“There’s no one else I would rather do an interview with,” says IDF reservist Uriel Goldberg, as he adjusts his microphone to take part in an extraordinary online discussion with me and his grandfather, Holocaust survivor Manfred Goldberg.
Uriel, 31, a reservist paramedic with the IDF, is talking to Jewish News from his army base in Israel. His 93-year old grandfather, who lives in Hendon, is a beloved Shoah survivor and educator.
The symbolism of having a grandson serving in the IDF defending the only Jewish state is not lost on Manfred. He says he “couldn’t feel prouder about his eldest grandson, Uriel. “He’s a remarkable young man and he certainly has leadership abilities. It seems to come naturally to him. He has emerged as someone whose views are wanted. He’s coherent, literal, clear, and factual. He tells things as they are, which I’m very happy about.”
Born on 21 April 1930 in Kassel, Germany, Manfred and his family were unable to escape to join his father in Britain. Manfred spent the Holocaust in a number of concentration and labour camps, tragically losing his younger brother in 1943. He was finally liberated from Neustadt in Germany on 3 May 1945.
Uriel Goldberg made aliyah from Hendon when he was 19 years old. For many years he was a paramedic for Magen David Adom and now works as a public affairs manager in Israel for US-based fintech (financial and technology) bank Cross River.
Defending Israel as the eldest grandson of a Shoah survivor is hugely symbolic for the two men. The deep bond between them is evident.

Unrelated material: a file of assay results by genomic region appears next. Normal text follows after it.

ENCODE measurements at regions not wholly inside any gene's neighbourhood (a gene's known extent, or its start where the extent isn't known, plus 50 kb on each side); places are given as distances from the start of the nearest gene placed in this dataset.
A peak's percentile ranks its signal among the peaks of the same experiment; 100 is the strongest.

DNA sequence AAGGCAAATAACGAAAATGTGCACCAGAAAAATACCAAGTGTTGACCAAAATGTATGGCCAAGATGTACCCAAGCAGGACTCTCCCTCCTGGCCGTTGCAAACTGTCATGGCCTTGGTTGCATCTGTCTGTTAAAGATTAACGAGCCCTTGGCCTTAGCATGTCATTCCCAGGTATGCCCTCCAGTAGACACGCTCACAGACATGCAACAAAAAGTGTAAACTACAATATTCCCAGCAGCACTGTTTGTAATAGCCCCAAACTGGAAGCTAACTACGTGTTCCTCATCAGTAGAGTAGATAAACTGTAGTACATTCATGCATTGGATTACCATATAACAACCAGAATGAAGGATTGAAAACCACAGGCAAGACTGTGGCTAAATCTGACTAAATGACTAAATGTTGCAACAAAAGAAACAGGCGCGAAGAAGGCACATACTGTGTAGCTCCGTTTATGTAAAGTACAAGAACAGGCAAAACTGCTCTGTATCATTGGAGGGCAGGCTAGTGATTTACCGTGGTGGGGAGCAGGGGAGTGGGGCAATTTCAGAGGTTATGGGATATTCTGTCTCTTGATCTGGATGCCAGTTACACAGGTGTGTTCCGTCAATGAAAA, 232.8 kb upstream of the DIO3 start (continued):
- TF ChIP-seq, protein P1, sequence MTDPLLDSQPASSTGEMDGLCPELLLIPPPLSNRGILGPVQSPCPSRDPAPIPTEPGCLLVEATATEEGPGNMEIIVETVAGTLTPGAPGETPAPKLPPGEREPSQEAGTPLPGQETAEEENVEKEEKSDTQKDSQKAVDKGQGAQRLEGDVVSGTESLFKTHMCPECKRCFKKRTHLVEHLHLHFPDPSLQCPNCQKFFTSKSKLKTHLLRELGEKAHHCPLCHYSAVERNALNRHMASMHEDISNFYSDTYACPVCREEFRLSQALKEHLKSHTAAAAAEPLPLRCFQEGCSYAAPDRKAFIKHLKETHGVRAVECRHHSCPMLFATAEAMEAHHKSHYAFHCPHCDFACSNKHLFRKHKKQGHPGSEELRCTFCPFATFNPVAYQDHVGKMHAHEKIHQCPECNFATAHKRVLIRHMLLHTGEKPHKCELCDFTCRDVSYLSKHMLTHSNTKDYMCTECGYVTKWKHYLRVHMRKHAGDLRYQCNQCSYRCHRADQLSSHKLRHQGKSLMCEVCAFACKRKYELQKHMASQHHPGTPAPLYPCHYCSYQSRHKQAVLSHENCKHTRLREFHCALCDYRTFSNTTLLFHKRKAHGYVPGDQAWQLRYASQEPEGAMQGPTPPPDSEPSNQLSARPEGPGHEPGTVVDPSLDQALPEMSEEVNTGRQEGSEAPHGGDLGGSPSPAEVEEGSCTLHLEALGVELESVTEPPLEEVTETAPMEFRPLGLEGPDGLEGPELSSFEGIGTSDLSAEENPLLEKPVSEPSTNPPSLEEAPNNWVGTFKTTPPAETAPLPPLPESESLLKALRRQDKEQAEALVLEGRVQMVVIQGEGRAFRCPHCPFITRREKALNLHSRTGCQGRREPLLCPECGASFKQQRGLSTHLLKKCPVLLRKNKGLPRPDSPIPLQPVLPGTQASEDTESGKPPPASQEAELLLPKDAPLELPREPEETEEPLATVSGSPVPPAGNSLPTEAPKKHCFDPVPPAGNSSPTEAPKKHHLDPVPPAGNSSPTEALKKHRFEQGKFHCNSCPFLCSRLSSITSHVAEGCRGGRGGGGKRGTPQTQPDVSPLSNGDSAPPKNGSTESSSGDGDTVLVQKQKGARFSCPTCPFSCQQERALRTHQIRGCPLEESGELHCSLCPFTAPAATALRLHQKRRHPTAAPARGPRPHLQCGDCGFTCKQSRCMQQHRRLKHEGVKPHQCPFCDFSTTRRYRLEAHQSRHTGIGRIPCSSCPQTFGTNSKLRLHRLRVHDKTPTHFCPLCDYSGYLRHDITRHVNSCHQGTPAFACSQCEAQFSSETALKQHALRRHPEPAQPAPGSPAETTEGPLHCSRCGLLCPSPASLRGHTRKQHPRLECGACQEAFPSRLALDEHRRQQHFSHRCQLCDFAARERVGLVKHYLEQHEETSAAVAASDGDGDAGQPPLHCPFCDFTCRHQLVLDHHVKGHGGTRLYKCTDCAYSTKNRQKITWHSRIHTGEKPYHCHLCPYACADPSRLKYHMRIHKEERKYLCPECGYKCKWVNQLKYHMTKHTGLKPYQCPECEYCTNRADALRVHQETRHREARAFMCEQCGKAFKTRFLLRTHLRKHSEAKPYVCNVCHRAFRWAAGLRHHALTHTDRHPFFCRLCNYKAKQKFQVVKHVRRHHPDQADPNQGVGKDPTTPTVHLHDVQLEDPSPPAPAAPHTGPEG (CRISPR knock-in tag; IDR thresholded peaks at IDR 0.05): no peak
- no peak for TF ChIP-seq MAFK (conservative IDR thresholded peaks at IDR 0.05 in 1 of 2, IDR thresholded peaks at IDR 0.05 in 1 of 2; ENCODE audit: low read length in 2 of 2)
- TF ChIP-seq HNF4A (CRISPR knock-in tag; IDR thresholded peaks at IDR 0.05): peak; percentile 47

Uriel says: “We’ve always been close – even though we live in different countries. They come to Israel, to Netanya and we speak all the time on Zooms and WhatsApp video calls.”
Manfred says: “I can tell you one instance where Uriel was incredibly helpful. Many years ago, with my wife by my side, I paid my first visit to Yad Vashem. After a few minutes I was so emotionally overcome that I burst into tears and had to leave. For decades I could not bring myself to return until Uriel offered to accompany my wife Shary and me. He said he would do his best to give me the strength to do this and indeed he did. As a result of Uriel’s support I managed to get through it.”
Uriel, smiling, says his grandfather “represents strength, being able to go through what he and obviously many others went through and to come out of it and to carry on with life and not to give up and to build a family. It’s something which is something to emulate. I hope none of us will go through the same struggles, but it definitely shows us how strong the humans will to live and to continue is.”
On 7 October, Uriel and his wife Tamar, whose parents are from Uzbekistan, were staying with his saba and savta in Netanya. “They woke up at 6am because of the baby. And at 6.30am our phones started exploding from alerts. Quickly, we understood what was going on. Also, the unit from the army told us to be on alert to be ready. So we went back home to be prepared. And then within an hour or two, I was already called up from Shabbat late morning. And I’ve been here since.”
Uriel is in a search and rescue unit based in east Jerusalem. He says: “it’s a unit which day to day, we’re on alert, ready, waiting. Our role is to provide the response of any rocket attack. So if a rocket hits a building anywhere in the area and there’s a need for rescue, that’s our specialty.
“That’s what we’re facing at the moment. In the meantime, we’re doing a lot of civilian tasks. So there are a lot of people who have evacuated from the north and the south, and especially for those from the south who need assistance in the hotels. We’re there to give them the reassurance that the IDF is there for them and that we’re there to help.”
Manfred says 7 October was “stunning in several respects. It was the morning of Simchat Torah, which is one of the happiest days in the Jewish calendar. Uriel had answered his phone and found out that thousands of rockets were being shot into southern Israel and it sounded extraordinarily dramatic and cruel.”